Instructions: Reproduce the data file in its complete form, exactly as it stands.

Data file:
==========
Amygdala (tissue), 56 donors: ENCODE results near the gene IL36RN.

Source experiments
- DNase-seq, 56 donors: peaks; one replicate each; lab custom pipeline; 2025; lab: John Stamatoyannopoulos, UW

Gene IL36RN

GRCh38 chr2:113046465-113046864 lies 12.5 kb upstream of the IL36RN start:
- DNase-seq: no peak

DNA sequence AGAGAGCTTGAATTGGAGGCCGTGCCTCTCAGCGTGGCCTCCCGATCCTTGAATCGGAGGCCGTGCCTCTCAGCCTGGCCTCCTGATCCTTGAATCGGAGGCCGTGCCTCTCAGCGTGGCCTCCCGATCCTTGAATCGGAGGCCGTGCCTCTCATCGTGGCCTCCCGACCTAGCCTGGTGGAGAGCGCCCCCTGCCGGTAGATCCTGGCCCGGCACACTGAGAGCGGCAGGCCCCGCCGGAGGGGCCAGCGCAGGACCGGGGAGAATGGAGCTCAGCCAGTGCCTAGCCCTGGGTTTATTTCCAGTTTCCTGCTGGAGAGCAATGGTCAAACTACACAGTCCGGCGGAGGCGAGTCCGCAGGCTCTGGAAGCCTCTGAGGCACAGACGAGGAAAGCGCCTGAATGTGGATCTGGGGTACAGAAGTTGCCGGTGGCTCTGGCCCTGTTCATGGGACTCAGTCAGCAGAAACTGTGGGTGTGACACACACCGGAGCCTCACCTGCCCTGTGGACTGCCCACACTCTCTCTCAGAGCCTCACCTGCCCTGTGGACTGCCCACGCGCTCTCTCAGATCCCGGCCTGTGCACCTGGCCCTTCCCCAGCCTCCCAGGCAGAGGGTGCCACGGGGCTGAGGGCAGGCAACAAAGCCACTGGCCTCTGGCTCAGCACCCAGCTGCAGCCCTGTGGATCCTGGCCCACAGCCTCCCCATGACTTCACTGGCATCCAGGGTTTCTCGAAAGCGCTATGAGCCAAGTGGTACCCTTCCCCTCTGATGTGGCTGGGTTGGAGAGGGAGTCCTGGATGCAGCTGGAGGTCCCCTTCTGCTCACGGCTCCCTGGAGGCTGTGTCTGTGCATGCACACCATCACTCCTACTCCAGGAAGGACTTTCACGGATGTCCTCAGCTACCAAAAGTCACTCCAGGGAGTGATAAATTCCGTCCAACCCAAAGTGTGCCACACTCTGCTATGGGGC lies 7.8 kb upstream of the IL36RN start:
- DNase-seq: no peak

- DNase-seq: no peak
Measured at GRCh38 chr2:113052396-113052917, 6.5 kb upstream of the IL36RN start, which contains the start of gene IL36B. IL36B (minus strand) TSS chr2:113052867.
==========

Amygdala (tissue), 56 donors: ENCODE results near the gene IL36RN.

Source experiments
- DNase-seq, 56 donors: peaks; one replicate each; lab custom pipeline; 2025; lab: John Stamatoyannopoulos, UW

Gene IL36RN

GRCh38 chr2:113046465-113046864 lies 12.5 kb upstream of the IL36RN start:
- DNase-seq: no peak

DNA sequence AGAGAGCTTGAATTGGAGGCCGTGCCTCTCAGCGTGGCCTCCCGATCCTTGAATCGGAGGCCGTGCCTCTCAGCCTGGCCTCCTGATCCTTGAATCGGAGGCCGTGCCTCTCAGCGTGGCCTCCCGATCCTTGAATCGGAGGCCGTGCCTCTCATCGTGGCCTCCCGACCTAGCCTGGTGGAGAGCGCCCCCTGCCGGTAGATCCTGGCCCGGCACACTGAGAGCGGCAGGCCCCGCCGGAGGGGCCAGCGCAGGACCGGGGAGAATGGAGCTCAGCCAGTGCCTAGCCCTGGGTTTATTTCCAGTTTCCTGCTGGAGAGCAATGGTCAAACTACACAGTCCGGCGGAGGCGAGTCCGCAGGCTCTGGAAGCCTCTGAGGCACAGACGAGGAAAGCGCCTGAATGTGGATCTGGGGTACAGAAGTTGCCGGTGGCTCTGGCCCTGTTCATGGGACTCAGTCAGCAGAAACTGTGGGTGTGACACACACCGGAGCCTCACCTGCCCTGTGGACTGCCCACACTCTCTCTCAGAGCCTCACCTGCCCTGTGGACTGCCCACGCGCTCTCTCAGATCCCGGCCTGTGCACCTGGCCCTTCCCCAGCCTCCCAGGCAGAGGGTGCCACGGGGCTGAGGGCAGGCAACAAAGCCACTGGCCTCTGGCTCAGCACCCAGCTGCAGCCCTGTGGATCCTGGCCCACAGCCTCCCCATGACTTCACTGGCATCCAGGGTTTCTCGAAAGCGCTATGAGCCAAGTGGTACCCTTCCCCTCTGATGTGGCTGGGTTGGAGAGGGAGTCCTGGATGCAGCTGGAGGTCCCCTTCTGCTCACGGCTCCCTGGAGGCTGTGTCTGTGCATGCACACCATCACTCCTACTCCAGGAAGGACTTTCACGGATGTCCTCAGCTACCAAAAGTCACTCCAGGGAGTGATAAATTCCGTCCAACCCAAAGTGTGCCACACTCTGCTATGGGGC lies 7.8 kb upstream of the IL36RN start:
- DNase-seq: no peak

- DNase-seq: no peak
Measured at GRCh38 chr2:113052396-113052917, 6.5 kb upstream of the IL36RN start, which contains the start of gene IL36B. IL36B (minus strand) TSS chr2:113052867.